Let stretch your question a little, we presume scholarship is awarded solely on merit base or academic result become the only criteria, and further presume that there is only race, Malaysian, who do you think would eventually get most of the scholarship? My take is that those urban kids from well-off family, who stay in city and with parents that are with professional career, and could afford tuition, computer, digital dictionary and books, and go for holiday in Cameron Highland and Kuala Selangor that come back with an envious expression why kids over there don’t have to study but can ‘play’ whole day on their fishing boat and vegetable farm. If the same method carry on for many years with background and socio-economy condition doesn’t become an element of assessment, don’t you think we would fall back to the same dilemma, the rich get richer? Of course there is some who come from rural that made it but how many? Therefore, the policy deviser may have to make a guideline to ensure the poor could enjoy the scholarship as well, for instance, he may fix the percentage of scholarship to 40% merit base and 60% need base, however as aware, the implementation always fail us.

    The question is, do you think we shall discard a need base policy? I don’t think so but we have to ensure the allocated scholarship really goes to the one that need it. And I believe every Chinese have no qualm toward a need base policy but we cannot allow our sacrifice go into drain when the one that get the scholarship is not fall under the category of both need and merit. Our struggle is therefore to correct the wrong in implementation and not shift entirely to a meritocracy system, that may not well accepted by all at this point of time.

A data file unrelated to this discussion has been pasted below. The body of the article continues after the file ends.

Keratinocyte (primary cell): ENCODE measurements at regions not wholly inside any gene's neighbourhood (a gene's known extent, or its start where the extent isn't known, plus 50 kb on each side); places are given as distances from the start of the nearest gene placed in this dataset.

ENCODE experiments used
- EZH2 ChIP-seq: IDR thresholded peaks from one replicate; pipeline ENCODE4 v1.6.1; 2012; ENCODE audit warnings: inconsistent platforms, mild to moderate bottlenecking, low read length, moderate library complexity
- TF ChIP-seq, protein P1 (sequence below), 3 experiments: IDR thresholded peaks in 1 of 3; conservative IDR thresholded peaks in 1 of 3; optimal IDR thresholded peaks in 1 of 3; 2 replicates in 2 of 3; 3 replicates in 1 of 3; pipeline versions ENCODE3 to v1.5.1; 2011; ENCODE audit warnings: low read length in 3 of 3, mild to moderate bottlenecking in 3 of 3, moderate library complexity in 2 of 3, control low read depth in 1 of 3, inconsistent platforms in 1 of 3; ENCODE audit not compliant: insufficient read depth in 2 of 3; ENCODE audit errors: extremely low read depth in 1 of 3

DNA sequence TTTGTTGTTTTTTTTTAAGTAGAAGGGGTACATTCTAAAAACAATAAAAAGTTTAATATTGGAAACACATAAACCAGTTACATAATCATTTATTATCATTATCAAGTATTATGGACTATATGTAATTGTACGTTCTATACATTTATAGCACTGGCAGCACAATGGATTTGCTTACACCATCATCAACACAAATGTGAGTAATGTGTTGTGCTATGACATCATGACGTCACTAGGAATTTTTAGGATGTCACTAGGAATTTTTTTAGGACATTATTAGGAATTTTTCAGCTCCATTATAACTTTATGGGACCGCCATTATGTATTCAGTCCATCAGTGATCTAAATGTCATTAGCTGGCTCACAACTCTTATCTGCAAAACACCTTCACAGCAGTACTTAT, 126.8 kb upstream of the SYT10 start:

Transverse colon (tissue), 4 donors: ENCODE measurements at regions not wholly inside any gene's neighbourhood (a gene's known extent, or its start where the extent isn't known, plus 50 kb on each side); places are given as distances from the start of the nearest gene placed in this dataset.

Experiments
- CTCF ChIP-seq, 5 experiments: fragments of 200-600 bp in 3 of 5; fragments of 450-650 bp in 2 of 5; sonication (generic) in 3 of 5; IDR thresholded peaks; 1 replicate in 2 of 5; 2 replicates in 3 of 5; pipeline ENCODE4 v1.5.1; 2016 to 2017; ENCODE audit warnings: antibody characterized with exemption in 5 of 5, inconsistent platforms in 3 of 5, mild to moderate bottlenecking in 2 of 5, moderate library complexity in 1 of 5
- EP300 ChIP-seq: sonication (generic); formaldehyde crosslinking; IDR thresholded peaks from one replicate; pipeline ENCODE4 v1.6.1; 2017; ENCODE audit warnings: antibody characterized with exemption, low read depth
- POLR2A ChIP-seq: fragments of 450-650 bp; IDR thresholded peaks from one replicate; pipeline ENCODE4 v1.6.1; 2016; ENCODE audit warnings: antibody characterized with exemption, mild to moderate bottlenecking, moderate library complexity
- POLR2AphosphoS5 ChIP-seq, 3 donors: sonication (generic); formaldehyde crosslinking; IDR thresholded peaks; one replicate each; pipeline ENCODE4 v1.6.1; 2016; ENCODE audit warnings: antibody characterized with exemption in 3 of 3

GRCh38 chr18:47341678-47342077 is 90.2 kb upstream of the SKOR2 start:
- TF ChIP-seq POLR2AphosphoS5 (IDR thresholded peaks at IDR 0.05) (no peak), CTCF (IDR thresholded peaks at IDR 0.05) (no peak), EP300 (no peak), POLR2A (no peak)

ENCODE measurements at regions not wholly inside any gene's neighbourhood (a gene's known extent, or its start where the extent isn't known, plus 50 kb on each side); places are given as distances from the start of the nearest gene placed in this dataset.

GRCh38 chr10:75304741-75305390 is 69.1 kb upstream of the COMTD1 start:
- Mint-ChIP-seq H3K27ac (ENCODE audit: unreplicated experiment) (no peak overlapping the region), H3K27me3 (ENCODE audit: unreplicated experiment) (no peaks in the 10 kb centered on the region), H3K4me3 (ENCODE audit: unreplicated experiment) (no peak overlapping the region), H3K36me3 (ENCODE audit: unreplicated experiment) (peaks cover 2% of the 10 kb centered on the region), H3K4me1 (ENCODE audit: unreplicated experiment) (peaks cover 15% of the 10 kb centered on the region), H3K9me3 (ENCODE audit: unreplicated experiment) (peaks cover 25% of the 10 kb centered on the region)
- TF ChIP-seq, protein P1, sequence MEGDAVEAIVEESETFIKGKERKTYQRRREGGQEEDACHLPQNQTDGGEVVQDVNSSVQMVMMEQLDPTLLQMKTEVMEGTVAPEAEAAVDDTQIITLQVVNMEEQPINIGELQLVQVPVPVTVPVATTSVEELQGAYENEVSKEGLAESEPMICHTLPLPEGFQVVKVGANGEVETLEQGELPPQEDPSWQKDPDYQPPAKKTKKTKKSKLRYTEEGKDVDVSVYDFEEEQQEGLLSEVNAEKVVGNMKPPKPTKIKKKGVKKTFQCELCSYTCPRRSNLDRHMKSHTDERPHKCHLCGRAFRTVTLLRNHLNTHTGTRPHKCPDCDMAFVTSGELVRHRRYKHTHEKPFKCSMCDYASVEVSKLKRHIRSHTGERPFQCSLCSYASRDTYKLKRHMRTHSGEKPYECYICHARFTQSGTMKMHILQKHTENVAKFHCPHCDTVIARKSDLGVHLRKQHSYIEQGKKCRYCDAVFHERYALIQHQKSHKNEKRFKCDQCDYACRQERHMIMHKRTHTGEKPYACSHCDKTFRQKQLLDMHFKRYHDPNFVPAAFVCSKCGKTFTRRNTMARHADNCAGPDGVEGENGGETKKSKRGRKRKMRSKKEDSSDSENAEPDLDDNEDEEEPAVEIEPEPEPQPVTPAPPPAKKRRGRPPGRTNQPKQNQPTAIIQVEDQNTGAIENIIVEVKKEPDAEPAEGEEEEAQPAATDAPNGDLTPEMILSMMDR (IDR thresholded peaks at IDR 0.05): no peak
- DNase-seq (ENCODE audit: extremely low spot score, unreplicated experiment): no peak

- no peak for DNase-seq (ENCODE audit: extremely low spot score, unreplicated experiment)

And btw, don’t forget to tell the boy that most of us here finally find ways to deal with it and move on.


  44. A true Malaysian
    Nov 12, 2010 @ 18:01:57


    You did not actually answer my question of ‘If you are the Chinese boy in my story, what would you feel?’ as you didn’t exactly state how you feel if you are the Chinese boy. How you feel, which you presumed ‘all of us have gone through more or less the same path’, may not be the same as mine.

    Honestly, I was not in position of the Chinese boy before as my academic results were not string of As & because of that, I never hope for any scholarship. But, let me share with you how I feel if I was the Chinese boy.